Andrew Wiggins Has A Lot Of Reasons To Be Smiling These Days.

Andrew Wiggins Has A Lot Of Reasons To Be Smiling These Days.

PositivesThe Jayhawks have more talent and balance than almost any team in the country. Andrew Wiggins is the CBSSports.com Preseason Player of the Year, an AP First-Team All-American, and the projected No. 1 pick in next summer’s NBA Draft. He’ll be joined on the perimeter by the No. 12 overall player in the 2013 class, Wayne Selden, forming one of the best backcourts in the country. Freshman center Joel Embiid has only been playing basketball for a few seasons but skyrocketed up the recruiting rankings during his senior year, ending up at 25th overall and a projected lottery pick next summer. He’s unlikely to even start at the beginning of the season. That looks to be Memphis transfer Tarik Black, who graduated early and is able to play immediately at Kansas. Even with three potential lottery picks in the starting lineup, Bill Self has said that sophomore forward Perry Ellis could lead the team in scoring. I wouldn’t bet on that, but Ellis did come on strong late last season, leading the team with 14.3 PPG in the Big 12 Tournament. There isn’t a big dropoff when Self looks to his bench, either. Three freshmen – Brannen Greene, Conner Frankamp, and Frank Mason – were four-star recruits and will be fighting for playing time this season on the perimeter behind Selden and Wiggins.

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2013-14 RTC Class Schedule: Kansas Jayhawks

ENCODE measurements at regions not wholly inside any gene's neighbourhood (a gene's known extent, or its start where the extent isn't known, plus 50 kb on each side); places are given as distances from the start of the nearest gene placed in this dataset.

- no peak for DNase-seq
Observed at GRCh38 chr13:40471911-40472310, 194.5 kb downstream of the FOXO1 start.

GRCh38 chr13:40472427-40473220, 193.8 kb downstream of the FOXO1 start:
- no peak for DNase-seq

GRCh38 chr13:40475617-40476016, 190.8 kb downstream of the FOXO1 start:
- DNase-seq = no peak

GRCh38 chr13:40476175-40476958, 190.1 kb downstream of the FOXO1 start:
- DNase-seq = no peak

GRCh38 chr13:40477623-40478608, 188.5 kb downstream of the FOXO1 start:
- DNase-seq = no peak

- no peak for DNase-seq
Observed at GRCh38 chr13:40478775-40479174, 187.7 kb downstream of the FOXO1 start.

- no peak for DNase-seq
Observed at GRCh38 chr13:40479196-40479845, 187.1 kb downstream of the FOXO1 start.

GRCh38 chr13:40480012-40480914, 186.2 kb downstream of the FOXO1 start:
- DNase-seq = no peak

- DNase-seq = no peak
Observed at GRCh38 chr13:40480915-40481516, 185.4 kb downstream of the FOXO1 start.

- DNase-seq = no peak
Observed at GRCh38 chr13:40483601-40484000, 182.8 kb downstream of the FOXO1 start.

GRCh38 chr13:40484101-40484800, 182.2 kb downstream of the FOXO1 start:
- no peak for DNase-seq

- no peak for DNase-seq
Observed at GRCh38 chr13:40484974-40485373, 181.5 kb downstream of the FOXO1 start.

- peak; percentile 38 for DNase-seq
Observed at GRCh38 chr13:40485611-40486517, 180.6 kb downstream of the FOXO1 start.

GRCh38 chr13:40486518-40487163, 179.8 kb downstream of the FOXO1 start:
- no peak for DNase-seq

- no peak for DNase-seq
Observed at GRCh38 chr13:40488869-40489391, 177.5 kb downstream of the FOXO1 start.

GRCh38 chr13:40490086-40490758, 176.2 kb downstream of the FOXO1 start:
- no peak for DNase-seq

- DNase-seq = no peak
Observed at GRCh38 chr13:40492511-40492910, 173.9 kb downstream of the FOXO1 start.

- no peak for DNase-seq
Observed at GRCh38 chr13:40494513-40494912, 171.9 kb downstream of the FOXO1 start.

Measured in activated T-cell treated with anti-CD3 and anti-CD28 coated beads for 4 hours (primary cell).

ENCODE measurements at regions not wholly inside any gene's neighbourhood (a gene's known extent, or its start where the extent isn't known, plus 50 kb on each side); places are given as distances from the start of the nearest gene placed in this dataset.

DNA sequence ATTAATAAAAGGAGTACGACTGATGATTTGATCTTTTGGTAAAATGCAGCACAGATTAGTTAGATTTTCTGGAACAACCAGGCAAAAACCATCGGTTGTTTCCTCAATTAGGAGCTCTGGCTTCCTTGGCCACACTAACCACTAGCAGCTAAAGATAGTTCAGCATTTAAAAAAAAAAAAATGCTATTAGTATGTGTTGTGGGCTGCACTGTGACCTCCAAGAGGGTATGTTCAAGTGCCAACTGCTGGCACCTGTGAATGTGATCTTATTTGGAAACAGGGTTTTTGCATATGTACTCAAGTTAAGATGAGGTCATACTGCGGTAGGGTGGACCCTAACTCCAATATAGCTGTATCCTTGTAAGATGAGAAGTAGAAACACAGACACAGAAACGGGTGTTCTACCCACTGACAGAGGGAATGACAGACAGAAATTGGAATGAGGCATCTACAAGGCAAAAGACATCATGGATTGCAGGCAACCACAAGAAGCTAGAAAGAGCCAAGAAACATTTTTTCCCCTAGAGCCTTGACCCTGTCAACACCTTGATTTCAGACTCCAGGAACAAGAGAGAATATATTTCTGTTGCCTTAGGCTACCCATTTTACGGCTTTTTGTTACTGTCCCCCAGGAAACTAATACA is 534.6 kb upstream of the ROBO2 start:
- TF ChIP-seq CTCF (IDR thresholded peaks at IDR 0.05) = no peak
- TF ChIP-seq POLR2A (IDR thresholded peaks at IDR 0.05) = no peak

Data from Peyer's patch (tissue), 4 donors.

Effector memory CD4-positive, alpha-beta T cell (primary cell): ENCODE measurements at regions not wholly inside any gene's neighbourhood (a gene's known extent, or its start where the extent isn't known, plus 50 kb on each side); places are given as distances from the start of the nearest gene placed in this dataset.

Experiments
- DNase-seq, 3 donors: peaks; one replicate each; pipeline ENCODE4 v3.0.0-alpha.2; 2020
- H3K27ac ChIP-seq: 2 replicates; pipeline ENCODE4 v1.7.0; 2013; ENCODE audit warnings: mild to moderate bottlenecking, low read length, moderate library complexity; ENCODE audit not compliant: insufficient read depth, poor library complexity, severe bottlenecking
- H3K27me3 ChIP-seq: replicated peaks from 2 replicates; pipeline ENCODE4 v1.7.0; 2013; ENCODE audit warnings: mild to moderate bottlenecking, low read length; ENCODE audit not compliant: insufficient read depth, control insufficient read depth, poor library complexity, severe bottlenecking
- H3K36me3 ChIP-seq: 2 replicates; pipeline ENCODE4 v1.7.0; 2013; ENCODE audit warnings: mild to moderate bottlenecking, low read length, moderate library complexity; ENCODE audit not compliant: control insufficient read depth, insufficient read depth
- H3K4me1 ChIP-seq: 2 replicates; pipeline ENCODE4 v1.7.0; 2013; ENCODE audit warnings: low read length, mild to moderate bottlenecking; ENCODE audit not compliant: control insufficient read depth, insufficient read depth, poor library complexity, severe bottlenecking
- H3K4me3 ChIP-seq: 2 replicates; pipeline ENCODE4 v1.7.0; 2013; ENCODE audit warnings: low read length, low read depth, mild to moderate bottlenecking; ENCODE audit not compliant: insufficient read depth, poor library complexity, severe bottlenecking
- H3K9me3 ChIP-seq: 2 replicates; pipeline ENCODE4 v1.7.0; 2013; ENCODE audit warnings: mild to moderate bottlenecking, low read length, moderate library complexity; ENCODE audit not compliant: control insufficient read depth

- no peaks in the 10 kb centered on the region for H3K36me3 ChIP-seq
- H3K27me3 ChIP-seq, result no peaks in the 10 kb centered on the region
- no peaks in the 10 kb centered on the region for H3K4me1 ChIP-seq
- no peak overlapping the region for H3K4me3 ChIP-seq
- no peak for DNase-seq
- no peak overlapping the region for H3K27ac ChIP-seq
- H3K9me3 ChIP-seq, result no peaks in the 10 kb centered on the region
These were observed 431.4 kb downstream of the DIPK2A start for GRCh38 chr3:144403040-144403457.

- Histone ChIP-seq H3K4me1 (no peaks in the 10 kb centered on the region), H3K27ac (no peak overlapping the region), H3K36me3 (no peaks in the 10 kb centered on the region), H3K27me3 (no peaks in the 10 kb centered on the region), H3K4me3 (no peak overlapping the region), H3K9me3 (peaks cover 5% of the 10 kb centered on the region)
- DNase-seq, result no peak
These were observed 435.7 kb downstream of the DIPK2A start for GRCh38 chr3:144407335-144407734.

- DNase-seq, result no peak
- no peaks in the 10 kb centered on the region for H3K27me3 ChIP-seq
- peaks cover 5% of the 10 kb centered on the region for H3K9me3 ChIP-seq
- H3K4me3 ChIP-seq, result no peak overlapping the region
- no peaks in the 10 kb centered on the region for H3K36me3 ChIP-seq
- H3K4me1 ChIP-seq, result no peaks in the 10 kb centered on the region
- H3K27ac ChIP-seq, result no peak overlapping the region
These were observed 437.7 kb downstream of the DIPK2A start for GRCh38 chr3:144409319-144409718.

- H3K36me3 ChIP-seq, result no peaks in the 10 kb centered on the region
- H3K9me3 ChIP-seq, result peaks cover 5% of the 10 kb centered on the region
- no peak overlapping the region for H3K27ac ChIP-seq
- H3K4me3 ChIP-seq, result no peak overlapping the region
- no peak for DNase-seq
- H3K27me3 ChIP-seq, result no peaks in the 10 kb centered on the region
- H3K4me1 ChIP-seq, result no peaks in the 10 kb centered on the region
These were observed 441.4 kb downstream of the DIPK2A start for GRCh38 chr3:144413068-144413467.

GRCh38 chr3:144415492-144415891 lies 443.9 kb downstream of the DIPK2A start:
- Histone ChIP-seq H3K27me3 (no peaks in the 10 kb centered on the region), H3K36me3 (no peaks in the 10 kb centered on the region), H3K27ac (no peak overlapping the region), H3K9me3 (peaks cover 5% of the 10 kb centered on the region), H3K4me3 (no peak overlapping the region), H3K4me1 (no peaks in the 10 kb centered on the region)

Posted by BHayes on September 16th, 2013

Bennet Hayes is an RTC columnist. He can be reached @HoopsTraveler. Periodically throughout the preseason, RTC will take an in-depth look at the schedules of some of the more prominent teams in college basketball.

We have seen rapid and successful overhauls in Lawrence before, but perhaps never on this scale. Kansas is short five starters from a year ago, and in their wake arrives a decorated freshman class headed by a once-in-a-generation talent. Commitments from top-50 recruits Joel Embiid, Wayne Selden, and Conner Francamp had Jayhawk fans believing a quick rebuild was possible, but it was the May signing of Andrew Wiggins, the top player in the high school class of 2013, that has turned hope into belief. Another Big 12 championship and a return to the Sweet 16 would no longer constitute a brilliant coaching job by Bill Self, a man who has crafted many of them. Wiggins’ presence on campus has not only turned those achievements into mere expectations, but also transports hope to Lawrence that the ultimate prize – a National Title – is again a realistic possibility.

Could Perry Ellis Emerge As The Most Important Jayhawk Not Named Andrew Wiggins This Season?

Could Perry Ellis Emerge As The Most Valuable Jayhawk Not Named Andrew Wiggins This Season?